Thanks to the Hon. Diane S. Sykes (Marquette University Law School, ’84) for speaking to my Wisconsin Supreme Court class this afternoon. Judge Sykes now serves on the Seventh Circuit Court of Appeals, but spent five terms on the Wisconsin Supreme Court and shared something of her experience on the court and about the nature of a collegial court with students.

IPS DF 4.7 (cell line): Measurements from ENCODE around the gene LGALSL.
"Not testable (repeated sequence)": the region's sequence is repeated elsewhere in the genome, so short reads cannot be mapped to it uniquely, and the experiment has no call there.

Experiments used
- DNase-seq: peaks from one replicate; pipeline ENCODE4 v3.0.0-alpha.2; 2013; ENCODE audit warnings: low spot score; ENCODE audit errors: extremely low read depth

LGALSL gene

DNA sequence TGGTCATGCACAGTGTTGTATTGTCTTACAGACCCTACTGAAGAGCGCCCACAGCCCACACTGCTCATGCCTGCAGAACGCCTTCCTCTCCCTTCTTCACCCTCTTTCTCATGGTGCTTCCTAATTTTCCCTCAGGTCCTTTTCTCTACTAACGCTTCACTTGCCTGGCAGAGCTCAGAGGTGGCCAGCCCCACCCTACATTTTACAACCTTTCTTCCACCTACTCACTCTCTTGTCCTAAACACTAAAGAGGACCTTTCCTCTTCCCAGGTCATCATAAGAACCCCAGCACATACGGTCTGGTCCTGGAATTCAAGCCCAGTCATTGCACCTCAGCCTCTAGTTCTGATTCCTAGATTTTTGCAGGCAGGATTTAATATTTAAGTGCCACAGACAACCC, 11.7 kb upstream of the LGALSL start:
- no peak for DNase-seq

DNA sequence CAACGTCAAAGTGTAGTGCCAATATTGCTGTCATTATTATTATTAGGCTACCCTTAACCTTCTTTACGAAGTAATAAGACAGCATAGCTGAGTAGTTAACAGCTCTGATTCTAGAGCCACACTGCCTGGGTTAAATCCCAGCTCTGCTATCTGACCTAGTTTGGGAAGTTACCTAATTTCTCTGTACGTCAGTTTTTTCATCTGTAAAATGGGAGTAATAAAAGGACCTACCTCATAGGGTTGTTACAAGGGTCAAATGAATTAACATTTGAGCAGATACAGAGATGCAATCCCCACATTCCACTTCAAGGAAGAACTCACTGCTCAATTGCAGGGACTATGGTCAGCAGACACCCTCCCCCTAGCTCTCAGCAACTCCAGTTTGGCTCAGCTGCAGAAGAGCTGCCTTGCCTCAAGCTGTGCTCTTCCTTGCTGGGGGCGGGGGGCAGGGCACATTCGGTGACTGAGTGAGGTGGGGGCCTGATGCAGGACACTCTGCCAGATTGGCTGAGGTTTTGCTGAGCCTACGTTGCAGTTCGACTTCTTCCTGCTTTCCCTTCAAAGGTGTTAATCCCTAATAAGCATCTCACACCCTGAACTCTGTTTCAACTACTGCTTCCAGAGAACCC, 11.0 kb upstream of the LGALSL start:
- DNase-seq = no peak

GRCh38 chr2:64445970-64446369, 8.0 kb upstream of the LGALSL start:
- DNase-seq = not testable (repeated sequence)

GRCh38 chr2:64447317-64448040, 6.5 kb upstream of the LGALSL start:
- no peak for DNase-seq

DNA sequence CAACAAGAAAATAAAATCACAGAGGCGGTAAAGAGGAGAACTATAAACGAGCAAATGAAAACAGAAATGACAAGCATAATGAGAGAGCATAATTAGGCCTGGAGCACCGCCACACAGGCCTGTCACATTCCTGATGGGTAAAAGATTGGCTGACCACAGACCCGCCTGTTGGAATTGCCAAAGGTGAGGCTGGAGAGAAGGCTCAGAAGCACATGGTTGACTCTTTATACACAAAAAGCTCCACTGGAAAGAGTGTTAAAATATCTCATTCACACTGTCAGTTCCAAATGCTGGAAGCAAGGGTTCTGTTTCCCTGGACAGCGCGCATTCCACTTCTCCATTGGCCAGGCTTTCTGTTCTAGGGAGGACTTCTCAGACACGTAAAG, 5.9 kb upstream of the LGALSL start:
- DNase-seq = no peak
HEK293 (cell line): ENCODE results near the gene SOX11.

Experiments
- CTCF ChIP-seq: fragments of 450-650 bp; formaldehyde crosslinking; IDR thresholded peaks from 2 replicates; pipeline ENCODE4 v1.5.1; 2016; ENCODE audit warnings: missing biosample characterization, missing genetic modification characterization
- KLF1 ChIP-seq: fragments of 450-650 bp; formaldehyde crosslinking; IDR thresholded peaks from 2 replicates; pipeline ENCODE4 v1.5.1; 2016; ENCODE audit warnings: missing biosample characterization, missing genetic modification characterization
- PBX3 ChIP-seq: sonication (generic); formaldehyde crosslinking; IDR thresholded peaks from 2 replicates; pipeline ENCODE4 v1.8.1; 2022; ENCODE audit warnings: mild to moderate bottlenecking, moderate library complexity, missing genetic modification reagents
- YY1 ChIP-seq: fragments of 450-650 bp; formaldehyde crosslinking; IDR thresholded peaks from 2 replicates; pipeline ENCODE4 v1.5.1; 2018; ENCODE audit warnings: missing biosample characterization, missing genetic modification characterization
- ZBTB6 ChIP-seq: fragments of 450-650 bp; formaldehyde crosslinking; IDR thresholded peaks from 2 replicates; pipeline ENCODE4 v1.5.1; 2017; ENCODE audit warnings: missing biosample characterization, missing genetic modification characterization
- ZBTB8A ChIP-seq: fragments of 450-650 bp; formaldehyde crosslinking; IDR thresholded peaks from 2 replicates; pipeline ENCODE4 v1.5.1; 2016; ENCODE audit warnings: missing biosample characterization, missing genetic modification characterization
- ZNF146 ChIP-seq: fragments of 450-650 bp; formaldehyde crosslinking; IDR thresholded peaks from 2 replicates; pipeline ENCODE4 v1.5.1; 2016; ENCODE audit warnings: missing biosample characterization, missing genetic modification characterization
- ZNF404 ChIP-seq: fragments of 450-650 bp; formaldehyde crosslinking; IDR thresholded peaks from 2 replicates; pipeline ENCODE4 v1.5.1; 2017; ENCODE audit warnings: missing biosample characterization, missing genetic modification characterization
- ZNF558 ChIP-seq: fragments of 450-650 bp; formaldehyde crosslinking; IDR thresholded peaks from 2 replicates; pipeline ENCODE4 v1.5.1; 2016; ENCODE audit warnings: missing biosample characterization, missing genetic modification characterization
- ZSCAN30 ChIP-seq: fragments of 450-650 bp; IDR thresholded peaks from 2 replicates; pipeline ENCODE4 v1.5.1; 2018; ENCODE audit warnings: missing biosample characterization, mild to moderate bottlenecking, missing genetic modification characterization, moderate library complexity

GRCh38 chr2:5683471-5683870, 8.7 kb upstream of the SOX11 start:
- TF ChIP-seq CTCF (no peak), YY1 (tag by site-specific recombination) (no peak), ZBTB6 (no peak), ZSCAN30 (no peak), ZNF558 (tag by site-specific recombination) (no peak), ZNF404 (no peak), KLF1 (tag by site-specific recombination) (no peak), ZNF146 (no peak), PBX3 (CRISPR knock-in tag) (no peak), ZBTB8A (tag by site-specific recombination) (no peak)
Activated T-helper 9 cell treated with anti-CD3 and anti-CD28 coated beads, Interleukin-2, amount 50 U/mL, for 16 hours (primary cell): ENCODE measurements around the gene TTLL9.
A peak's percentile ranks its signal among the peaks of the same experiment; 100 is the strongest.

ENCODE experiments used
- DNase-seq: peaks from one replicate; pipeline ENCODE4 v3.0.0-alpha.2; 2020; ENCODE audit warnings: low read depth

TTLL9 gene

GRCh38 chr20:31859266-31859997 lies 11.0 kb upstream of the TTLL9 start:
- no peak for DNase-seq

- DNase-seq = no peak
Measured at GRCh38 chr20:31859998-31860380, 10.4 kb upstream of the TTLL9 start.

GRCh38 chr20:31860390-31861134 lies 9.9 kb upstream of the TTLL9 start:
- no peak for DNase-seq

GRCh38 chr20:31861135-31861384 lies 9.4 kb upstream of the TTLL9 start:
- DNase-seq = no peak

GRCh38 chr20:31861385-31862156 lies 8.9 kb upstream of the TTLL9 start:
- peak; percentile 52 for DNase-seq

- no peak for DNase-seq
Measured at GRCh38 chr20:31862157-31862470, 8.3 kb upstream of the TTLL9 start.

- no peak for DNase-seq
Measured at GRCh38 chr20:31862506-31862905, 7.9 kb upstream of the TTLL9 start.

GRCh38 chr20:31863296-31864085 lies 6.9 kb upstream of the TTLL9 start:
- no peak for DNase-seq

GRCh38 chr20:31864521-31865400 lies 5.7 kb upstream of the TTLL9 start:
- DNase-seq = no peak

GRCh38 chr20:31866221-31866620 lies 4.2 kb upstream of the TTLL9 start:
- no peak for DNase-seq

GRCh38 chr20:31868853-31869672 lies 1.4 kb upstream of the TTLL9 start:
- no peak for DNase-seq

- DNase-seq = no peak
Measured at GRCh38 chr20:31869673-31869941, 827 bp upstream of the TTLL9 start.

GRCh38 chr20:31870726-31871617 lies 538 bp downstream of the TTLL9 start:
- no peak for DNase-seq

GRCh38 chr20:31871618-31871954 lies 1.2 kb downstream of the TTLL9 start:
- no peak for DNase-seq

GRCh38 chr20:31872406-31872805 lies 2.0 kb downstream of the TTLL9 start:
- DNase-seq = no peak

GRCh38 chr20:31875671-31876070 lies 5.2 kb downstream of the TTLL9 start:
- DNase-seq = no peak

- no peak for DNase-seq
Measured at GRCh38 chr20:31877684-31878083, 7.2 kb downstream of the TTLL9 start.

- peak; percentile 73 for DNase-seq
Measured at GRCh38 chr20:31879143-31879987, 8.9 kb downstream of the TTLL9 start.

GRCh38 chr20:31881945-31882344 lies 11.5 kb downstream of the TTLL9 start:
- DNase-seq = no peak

One of the things that I hoped was clear to the students is the notion that even these experienced and gifted lawyers on a court of last resort struggle with the law. Minds change and dissents become majority opinions. While differences in philosophy are real (Judge Sykes does not shy from referring to “conservative” and “liberal” jurists while warning that these labels are not comprehensive and their use is complicated), judges grapple with hard cases and their differences are not simply consequentialist. She talked briefly about a decision — which she knew we had discussed in class — about whether a condition of probation might be that the defendant (who had been convicted of wilful failure to support his nine children) refrain from having further children until he could support those he already had (a state of affairs that was extremely unlikely). While the potential consequences are unpalatable, then Justice Sykes (joined in dissent by two “liberal” justices, Chief Justice Shirley Abrahamson and Justice Ann Walsh Bradley) concluded that the law prohibited such a condition. Even if we disagree with that view, the recognition that hard cases can make bad law should be married to the idea that they should not.